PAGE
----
The plaintiffs based this claim on the fact that the deceased had promised to leave them her whole estate in return for them looking after her for the rest of her life. They had also agreed not to undertake their desired renovations to the extent that those works would impede the view of Sydney Harbour from the deceased’s property. Family members and friends of the deceased and the plaintiffs gave evidence that they were told of this arrangement.

Affidavits about these representations were sworn 12 years later and the defendant tried to make much of the delay.

The plaintiffs held up their part of the arrangement and looked after the deceased until her death in 2015. After her death, they were advised that the deceased had left her estate in equal shares to her siblings and left only $25,000 to Mr Moore.

Everyone’s evidence was properly heard and considered but the Court quite publicly preferred the evidence of some witnesses and found others to be partly 'implausible' and to have colluded in their evidence.

It's your estate but the Court could intervene

The Court found that the deceased’s promise only concerned the deceased’s two properties and not the whole of the estate. The Court further found that a detrimental reliance on the deceased’s promise had been established as the plaintiffs cared for the deceased at the expense of their own family commitments and by making personal sacrifices. On this basis, the Court ordered that the properties be transferred to the plaintiffs.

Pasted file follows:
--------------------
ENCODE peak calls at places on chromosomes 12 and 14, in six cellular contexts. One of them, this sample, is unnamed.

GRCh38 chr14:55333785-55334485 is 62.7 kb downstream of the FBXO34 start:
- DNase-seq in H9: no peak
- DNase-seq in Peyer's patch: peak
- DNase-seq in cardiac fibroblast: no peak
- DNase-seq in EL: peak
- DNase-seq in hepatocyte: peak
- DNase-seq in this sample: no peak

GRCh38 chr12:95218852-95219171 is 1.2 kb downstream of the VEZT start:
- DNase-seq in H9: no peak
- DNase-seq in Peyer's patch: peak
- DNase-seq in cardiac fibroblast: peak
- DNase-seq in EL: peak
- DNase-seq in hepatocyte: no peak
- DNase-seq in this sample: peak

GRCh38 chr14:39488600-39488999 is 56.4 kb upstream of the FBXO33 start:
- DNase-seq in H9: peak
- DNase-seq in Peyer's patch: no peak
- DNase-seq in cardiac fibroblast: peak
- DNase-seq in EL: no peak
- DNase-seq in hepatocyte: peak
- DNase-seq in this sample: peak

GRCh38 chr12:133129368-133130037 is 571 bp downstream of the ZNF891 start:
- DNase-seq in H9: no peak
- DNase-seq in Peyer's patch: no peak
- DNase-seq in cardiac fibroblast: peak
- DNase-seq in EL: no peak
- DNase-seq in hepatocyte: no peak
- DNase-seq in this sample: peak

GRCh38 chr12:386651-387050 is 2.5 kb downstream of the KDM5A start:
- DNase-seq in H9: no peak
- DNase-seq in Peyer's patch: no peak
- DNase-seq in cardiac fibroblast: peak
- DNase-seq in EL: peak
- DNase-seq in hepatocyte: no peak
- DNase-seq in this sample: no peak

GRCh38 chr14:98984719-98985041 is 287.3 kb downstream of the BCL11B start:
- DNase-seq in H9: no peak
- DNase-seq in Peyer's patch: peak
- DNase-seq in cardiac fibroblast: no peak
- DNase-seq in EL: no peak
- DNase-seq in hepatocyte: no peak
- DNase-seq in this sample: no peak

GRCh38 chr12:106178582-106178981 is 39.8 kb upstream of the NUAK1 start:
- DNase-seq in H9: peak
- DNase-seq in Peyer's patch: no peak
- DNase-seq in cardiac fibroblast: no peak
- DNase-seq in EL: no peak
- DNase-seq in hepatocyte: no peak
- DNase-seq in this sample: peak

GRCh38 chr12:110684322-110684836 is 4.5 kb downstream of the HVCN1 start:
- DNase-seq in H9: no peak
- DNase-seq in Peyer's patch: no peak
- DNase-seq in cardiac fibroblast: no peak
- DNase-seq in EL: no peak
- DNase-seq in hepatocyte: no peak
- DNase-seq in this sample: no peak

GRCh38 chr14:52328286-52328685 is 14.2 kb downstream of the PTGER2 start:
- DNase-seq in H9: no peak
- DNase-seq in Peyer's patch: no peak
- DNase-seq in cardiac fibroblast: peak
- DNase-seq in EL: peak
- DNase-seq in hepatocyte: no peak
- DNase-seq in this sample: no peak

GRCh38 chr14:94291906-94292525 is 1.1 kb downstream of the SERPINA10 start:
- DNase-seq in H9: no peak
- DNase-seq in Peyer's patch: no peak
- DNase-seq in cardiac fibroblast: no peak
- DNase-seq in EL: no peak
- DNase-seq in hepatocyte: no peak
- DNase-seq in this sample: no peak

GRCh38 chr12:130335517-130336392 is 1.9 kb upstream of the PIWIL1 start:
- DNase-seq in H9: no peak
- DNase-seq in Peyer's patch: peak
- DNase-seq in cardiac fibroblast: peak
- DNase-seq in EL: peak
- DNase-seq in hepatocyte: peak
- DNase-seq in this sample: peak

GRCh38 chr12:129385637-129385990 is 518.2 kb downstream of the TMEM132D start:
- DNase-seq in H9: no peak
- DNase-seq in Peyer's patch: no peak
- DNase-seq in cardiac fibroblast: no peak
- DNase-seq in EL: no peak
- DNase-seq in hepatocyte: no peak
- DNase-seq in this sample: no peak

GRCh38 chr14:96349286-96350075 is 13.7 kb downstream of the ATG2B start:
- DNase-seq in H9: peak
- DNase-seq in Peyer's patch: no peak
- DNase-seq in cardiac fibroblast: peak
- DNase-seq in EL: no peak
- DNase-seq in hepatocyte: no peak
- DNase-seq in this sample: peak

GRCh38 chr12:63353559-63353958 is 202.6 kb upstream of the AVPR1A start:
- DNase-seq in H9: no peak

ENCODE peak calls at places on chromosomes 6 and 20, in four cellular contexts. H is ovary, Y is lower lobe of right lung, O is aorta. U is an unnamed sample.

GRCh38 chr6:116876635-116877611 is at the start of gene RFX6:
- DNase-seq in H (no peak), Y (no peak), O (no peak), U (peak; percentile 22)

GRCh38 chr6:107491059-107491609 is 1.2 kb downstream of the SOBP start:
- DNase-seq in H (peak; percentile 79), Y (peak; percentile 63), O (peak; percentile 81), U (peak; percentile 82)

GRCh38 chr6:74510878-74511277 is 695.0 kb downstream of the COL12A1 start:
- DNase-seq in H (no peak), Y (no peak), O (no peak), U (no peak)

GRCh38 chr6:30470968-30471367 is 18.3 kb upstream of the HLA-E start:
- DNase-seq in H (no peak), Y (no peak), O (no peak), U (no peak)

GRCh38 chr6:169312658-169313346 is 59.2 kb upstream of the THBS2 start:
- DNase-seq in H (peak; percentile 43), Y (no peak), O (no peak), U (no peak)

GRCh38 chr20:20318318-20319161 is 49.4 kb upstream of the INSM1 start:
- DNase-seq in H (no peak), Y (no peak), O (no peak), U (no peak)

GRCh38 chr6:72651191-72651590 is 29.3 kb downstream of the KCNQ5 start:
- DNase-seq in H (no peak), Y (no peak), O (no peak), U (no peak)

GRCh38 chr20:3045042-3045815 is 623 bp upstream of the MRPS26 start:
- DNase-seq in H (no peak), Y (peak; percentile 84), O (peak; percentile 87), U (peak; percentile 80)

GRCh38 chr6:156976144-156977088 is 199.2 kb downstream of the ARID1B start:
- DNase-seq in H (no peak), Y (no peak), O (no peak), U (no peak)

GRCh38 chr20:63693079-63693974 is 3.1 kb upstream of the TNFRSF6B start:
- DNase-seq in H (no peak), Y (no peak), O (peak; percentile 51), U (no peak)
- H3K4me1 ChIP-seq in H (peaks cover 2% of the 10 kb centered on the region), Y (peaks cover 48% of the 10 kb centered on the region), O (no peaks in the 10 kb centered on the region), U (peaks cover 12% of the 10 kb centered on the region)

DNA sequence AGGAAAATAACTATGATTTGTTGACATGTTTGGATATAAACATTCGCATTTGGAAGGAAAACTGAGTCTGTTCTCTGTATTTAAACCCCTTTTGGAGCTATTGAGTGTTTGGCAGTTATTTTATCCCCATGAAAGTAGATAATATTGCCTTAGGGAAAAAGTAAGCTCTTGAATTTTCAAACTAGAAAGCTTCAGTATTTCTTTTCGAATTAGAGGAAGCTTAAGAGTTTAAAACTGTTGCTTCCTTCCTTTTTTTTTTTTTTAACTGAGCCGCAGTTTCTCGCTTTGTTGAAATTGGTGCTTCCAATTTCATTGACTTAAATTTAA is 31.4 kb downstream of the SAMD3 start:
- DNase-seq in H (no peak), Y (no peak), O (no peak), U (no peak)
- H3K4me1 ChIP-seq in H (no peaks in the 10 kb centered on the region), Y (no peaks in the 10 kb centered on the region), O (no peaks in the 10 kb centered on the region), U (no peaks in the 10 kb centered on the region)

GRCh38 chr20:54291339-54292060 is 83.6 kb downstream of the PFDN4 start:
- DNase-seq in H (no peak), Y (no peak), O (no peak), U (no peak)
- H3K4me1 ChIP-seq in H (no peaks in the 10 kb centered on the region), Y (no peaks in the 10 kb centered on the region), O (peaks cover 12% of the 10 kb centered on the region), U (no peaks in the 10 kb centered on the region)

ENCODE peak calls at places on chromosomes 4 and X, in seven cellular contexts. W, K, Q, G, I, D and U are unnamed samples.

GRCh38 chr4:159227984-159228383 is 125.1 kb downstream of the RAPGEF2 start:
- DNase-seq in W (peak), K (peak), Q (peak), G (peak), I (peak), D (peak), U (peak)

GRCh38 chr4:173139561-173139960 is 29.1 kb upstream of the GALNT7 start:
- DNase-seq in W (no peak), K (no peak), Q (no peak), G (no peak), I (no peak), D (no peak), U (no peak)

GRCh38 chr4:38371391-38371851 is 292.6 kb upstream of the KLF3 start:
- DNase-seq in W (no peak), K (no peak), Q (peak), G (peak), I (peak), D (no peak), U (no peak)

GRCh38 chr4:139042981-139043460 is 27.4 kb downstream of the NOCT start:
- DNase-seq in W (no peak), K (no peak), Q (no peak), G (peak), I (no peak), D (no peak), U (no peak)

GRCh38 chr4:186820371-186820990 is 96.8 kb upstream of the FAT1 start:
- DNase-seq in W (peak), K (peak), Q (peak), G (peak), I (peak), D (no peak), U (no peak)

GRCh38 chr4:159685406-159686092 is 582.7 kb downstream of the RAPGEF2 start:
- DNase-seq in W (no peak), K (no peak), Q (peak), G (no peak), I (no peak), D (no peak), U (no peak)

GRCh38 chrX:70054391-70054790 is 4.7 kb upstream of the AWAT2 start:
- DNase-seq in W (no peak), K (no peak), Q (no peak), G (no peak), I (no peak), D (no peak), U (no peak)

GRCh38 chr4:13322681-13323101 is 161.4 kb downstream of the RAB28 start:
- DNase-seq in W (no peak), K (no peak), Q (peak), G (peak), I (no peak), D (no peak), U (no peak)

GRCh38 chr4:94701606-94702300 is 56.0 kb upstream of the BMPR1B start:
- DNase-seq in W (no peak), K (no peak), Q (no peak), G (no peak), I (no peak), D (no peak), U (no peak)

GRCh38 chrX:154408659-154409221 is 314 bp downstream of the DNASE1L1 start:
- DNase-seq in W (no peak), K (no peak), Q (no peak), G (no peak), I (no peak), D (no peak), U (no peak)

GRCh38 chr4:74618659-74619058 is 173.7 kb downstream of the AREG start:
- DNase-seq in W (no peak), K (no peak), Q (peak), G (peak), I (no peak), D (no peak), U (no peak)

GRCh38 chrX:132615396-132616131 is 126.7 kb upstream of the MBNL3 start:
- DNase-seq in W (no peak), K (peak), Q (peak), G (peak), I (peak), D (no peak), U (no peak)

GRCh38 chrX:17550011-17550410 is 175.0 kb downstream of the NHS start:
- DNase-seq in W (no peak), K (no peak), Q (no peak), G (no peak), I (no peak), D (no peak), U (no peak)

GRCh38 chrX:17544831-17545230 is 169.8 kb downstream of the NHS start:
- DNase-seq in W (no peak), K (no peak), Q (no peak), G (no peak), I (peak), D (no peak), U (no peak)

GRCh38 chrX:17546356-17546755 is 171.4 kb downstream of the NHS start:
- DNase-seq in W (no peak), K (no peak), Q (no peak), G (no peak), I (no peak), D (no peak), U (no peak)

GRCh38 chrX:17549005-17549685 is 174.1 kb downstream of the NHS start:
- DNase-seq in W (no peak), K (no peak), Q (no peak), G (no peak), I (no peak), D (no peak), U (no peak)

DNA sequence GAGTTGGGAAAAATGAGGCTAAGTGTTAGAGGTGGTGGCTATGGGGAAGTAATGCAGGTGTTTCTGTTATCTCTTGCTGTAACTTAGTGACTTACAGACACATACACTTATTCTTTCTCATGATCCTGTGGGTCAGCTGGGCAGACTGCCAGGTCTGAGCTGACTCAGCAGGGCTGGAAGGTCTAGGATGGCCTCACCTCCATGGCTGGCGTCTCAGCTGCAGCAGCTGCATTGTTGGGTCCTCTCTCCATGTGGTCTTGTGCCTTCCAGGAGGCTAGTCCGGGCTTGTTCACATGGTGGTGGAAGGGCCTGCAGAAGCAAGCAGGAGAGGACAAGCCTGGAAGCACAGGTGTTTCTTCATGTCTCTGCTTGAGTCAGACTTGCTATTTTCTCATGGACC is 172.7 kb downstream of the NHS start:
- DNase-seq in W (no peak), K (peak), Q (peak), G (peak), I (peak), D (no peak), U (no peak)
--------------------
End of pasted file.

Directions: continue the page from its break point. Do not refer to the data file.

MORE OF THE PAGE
As always, the lawyers got paid and Chief Judge Ward pointed out, there were “two applications by the executor(s) for judicial advice, the first heard by Lindsay J in 2016 and the second by Rees J at the beginning of 2019. I simply note that this may be relevant if there is, as was foreshadowed, ultimately a dispute as to the executor’s right to be indemnified from the estate for the costs of these proceedings.”